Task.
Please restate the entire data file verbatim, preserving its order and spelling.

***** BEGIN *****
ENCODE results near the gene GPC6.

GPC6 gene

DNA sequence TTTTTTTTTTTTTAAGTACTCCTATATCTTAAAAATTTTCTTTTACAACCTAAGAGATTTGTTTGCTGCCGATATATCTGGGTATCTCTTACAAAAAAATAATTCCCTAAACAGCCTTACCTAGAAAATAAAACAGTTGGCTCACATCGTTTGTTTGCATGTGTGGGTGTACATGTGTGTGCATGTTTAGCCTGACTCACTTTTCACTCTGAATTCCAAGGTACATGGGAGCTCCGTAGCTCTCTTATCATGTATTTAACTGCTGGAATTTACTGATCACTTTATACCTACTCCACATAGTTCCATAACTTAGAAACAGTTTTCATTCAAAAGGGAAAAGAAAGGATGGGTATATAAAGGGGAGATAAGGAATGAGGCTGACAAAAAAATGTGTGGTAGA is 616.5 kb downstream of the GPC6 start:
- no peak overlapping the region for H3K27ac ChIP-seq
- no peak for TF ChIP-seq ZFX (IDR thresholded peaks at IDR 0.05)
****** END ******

ENCODE results near the gene GPC6.

GPC6 gene

DNA sequence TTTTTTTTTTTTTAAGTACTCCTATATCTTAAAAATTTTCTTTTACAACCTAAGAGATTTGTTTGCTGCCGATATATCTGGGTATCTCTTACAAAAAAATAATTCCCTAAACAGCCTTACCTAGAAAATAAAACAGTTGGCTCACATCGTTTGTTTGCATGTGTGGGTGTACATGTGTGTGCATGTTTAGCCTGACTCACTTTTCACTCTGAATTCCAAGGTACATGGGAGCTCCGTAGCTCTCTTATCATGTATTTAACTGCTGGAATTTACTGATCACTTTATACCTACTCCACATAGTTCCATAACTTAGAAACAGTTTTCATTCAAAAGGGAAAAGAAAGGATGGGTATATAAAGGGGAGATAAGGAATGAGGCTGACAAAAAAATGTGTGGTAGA is 616.5 kb downstream of the GPC6 start:
- no peak overlapping the region for H3K27ac ChIP-seq
- no peak for TF ChIP-seq ZFX (IDR thresholded peaks at IDR 0.05)